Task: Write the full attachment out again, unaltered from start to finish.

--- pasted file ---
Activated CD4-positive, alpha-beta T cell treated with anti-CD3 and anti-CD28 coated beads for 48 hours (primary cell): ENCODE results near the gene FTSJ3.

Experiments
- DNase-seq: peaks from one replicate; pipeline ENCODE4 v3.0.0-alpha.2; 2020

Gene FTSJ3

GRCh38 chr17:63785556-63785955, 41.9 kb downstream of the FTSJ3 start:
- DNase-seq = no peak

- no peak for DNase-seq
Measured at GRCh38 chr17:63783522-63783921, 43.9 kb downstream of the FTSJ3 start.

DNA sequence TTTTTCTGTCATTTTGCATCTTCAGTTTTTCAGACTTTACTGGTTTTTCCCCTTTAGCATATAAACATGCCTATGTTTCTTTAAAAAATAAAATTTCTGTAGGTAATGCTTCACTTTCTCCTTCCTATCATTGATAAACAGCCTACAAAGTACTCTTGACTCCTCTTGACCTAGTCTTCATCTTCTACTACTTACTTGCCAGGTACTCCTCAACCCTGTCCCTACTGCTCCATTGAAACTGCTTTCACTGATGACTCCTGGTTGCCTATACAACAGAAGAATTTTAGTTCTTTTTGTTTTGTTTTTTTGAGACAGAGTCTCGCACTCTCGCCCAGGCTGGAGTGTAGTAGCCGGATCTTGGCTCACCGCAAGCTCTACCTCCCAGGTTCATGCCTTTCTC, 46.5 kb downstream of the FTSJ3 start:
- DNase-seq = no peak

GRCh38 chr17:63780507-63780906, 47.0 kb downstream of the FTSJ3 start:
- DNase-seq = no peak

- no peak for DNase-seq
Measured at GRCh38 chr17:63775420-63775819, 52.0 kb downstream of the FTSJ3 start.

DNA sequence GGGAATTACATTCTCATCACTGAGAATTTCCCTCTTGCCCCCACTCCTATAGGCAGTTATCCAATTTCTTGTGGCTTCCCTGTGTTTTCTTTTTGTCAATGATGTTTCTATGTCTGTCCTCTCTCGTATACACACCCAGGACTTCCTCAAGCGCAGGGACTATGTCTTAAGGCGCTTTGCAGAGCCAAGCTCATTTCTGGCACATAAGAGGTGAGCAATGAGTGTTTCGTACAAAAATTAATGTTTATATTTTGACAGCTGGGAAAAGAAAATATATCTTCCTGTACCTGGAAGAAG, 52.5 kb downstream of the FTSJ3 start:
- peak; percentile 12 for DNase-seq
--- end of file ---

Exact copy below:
Activated CD4-positive, alpha-beta T cell treated with anti-CD3 and anti-CD28 coated beads for 48 hours (primary cell): ENCODE results near the gene FTSJ3.

Experiments
- DNase-seq: peaks from one replicate; pipeline ENCODE4 v3.0.0-alpha.2; 2020

Gene FTSJ3

GRCh38 chr17:63785556-63785955, 41.9 kb downstream of the FTSJ3 start:
- DNase-seq = no peak

- no peak for DNase-seq
Measured at GRCh38 chr17:63783522-63783921, 43.9 kb downstream of the FTSJ3 start.

DNA sequence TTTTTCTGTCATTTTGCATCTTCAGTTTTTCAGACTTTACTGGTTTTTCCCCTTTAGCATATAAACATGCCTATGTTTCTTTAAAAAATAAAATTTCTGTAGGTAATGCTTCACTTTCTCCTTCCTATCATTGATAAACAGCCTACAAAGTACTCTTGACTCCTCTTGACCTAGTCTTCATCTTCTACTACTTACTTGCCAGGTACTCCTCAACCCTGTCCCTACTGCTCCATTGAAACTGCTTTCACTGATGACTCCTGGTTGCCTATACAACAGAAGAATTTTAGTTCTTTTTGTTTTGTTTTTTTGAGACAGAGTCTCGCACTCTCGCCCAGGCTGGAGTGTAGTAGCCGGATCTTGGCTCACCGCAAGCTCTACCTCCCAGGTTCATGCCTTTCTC, 46.5 kb downstream of the FTSJ3 start:
- DNase-seq = no peak

GRCh38 chr17:63780507-63780906, 47.0 kb downstream of the FTSJ3 start:
- DNase-seq = no peak

- no peak for DNase-seq
Measured at GRCh38 chr17:63775420-63775819, 52.0 kb downstream of the FTSJ3 start.

DNA sequence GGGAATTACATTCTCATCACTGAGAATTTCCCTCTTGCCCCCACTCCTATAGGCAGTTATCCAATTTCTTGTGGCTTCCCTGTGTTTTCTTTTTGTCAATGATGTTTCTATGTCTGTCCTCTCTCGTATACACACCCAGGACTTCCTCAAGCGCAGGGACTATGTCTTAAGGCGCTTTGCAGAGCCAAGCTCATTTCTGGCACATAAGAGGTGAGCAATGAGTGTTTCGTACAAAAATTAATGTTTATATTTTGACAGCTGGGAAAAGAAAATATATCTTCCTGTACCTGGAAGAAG, 52.5 kb downstream of the FTSJ3 start:
- peak; percentile 12 for DNase-seq